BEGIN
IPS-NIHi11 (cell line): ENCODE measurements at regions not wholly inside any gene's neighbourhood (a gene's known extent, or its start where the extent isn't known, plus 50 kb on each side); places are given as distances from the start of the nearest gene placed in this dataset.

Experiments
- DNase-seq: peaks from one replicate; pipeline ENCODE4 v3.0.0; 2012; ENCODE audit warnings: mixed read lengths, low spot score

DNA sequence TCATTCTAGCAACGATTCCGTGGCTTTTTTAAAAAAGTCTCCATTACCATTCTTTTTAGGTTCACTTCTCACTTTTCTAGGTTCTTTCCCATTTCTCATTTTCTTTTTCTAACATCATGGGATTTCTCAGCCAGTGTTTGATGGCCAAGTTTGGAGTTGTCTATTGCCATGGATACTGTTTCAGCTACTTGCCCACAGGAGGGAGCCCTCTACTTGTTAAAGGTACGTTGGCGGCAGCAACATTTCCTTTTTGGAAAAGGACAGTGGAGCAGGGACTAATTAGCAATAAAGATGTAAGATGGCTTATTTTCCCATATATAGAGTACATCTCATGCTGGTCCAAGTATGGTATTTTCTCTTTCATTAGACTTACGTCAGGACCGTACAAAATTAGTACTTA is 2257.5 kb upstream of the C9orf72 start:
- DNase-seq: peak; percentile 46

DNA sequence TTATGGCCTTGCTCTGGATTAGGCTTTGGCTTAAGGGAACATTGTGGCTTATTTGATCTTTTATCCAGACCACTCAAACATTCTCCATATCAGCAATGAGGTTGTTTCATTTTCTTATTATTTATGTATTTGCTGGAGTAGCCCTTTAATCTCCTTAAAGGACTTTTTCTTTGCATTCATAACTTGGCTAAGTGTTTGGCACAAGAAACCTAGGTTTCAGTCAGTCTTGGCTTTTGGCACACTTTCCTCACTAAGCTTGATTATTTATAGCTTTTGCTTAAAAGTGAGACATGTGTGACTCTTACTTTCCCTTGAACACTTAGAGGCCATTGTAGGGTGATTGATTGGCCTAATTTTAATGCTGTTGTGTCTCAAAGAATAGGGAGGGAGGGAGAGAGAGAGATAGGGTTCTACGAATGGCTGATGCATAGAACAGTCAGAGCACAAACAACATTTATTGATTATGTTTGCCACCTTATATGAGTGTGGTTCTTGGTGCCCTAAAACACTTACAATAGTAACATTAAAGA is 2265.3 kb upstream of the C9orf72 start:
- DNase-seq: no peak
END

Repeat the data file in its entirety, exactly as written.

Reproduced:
IPS-NIHi11 (cell line): ENCODE measurements at regions not wholly inside any gene's neighbourhood (a gene's known extent, or its start where the extent isn't known, plus 50 kb on each side); places are given as distances from the start of the nearest gene placed in this dataset.

Experiments
- DNase-seq: peaks from one replicate; pipeline ENCODE4 v3.0.0; 2012; ENCODE audit warnings: mixed read lengths, low spot score

DNA sequence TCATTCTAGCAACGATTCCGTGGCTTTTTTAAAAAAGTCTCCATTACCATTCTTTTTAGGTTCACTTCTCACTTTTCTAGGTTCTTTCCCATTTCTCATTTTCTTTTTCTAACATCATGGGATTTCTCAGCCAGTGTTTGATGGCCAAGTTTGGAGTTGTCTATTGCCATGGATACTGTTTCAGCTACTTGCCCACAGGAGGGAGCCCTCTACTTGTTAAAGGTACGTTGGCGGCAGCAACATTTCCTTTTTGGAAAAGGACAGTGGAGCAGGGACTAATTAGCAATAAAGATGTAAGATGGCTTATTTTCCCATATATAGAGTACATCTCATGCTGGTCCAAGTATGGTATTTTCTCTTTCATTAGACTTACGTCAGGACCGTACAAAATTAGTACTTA is 2257.5 kb upstream of the C9orf72 start:
- DNase-seq: peak; percentile 46

DNA sequence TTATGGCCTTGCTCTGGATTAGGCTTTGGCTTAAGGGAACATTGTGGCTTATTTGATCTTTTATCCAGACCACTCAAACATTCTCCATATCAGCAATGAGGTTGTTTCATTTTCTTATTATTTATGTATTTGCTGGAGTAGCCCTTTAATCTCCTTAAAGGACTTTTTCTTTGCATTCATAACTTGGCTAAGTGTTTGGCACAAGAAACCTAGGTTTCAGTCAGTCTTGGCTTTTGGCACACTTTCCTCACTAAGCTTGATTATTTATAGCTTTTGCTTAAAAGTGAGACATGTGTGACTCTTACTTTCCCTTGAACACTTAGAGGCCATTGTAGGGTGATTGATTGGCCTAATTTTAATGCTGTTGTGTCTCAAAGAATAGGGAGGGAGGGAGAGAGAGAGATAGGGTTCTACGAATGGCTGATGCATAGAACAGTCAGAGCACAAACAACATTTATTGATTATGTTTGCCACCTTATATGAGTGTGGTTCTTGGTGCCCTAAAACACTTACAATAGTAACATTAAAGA is 2265.3 kb upstream of the C9orf72 start:
- DNase-seq: no peak